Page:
Part Two Fiction
39. The Importance of Being Earnest by Oscar Wilde
40. An Ideal Husband by Oscar Wilde
“Ah! The strength of women comes from the fact that psychology cannot explain us. Men can be analysed, women… merely adored.”
These two are both plays. I probably preferred ‘An Ideal Husband’ because the female characters had a bit more substance to them, but both plays made me giggle and were a gentle, light relief.
41. Pygmalion by George Bernard Shaw
The third play I read was Pygmalion, which is better known perhaps as My Fair Lady. I particularly like My Fair Lady. I found the afterword ever so entertaining.
42. Offshore by Penelope Fitzgerald
I needed fiction, and this was a short literary book that studied the lives of some less than lucky folk living on the Thames. It gave me what I needed, a glimpse into someone else’s life, a perspective on worries that were not my own. It won the Man Booker Prize in 1979, but whilst it was nice, I didn’t feel it moved me enough to be worthy of being considered great.
43. The Casual Vacancy by J.K. Rowling
I wrote an entire blog post on this one book, which touched me more than I expected.
44. The Call of the Wild by Jack London
I remember reading White Fang when I was quite small, late at night at my grandparents’ house. I read a lot of books there, but White Fang stood out because it was more gory and violent than the others. In the first stories I wrote as a child, the characters were dogs, and I think Jack London was probably a great influence on this.
The Call of the Wild however felt like more than just a tale of a rather big dog being drawn by his instincts into the wilderness. It’s about a psychological battle. Fitting in, belonging, being responsible for those around you, versus being something that feels a little reckless. Or maybe, that’s just how I interpreted it.
45. The Metamorphosis by Franz Kafka
46. Hero and Leander by Christopher Marlowe
“These lovers parleyed by the touch of hands;
True love is mute, and oft amazed stands.”
I enjoyed this more than I imagined.
47. I, Claudius by Robert Graves
Ok. Perhaps it’s based on rumours, propaganda and creative scandalous claims. And perhaps it uses its licence as fiction to streamline a few characters into caricatures. But it’s an excellent book, a compelling read, and fascinating all the same. For a giggle read this excellent blog post on Caligula.
48. Chronicle of a Death Foretold by Gabriel García-Márquez
This is a murder mystery. It’s also a beautiful book. Elegantly sad; poetic but compelling.
49. The Bean Trees by Barbara Kingsolver
50. Flight Behaviour by Barbara Kingsolver
The Lacuna is still my favourite of the books by Barbara Kingsolver that I’ve read, but I enjoyed these two immensely. Flight Behaviour was more like the Prodigal Summer with ecological themes, it centred on monarch butterflies and a broken family. Whereas The Bean Trees was a much shorter read, and centred on ideas of home, belonging and motherhood.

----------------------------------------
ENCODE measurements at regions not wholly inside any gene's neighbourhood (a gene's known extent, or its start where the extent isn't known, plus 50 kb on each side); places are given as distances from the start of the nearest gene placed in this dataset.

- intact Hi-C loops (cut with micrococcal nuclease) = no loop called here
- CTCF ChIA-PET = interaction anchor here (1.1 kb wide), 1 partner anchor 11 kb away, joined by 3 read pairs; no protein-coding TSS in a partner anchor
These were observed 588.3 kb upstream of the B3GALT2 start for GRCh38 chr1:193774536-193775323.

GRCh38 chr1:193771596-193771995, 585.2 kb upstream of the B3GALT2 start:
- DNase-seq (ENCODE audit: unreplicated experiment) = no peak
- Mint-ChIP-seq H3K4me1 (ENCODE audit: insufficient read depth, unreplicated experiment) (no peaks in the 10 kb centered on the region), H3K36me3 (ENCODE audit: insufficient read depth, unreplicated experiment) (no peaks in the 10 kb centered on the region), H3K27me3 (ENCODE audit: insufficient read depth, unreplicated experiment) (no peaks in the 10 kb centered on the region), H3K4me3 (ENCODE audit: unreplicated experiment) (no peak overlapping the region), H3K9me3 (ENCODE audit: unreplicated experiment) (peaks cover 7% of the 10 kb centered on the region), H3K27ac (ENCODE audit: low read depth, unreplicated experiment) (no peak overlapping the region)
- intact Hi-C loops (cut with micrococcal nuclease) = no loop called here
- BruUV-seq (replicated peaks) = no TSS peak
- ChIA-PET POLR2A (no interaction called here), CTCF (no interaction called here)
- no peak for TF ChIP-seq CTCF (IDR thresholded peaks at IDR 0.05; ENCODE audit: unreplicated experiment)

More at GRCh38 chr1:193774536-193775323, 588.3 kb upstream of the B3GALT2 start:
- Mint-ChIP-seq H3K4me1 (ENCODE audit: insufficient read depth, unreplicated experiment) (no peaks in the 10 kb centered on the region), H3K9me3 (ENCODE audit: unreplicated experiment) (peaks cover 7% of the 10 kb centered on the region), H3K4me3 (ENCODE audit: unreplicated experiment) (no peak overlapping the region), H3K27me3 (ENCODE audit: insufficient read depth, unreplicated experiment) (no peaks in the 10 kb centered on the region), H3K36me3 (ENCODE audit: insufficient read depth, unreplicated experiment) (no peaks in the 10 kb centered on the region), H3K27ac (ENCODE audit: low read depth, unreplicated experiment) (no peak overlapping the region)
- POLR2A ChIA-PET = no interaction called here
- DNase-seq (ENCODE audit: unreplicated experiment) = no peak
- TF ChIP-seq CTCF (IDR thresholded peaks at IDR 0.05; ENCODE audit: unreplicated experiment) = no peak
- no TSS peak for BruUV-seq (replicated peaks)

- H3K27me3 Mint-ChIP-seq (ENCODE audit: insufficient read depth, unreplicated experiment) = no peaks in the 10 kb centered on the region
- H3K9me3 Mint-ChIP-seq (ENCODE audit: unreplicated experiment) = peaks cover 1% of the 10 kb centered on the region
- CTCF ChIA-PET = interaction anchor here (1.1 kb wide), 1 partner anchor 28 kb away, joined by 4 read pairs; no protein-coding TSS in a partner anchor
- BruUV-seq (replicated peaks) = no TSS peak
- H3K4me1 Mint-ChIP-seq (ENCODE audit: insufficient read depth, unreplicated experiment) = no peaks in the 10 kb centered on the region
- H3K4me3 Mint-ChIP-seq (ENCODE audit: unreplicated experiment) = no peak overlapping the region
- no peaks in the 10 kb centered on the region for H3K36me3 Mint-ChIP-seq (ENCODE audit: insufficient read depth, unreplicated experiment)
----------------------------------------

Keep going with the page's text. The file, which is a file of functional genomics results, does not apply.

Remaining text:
51. Truckers: The First Book of the Nomes by Terry Pratchett
There is too little Terry Pratchett on this list. I shall have to remedy this.
52. Mortal Designs by Reem Bassiouney
In Cairo, there is a rather lovely little bookshop on a triangular square, a short walk from Tahrir Square where I decided to buy and read two books written by Egyptian women. This is the first of the two, and it centres around characters from across the social spectrum. It made a good read.
53. Around the World in Eighty Days by Jules Verne
This book was hilarious and often had me laughing. In some ways, I’m reminded of Evelyn Waugh’s Scoop.
54. The Adventures of Huckleberry Finn by Mark Twain
Considered in another blog post. The Adventures of Tom Sawyer is downloaded on my ebook reader.
55. The Symposium by Plato
I hesitated before classifying this as fiction. It’s really philosophy, but the line between philosophy and story is rather blurred, and I read it as fiction that could instruct me through empathy rather than self-help with instruction through bullet point lists and sound bites. Plus, it’s funny.
“…let me recommend you to hold your breath, and if after you have done so for some time the hiccough is no better, then gargle with a little water; and if it still continues, tickle your nose with something and sneeze; and if you sneeze once or twice, even the most violent hiccough is soon to go.”
56. The Lion and The Rose by Kate Quinn
Sometimes you need to be lost in a fantasy, another world, with fancy dresses, exotic perfumes and a giddy, excited compelling plot. Kate Quinn always delivers.
57. The Wedding Officer: A Novel of Culinary Seduction by Anthony Capella
Like with The Lion and The Rose I wanted something light to read, and this book delivered. There were some scenes that were excellent. There were some that felt like they’d been put in afterwards to hang the whole thing. I would have started it later, finished it sooner, and accepted it as a shorter book.
That said, I’ve never read historical fiction set in Naples or in World War Two. And I’m glad I now have because it’s opened my mind up to a whole new set of questions to ask.
58. Leaf by Niggle by J.R.R. Tolkien
This tiny book was recommended and leant to me by DeepThought. It generated deep thoughts.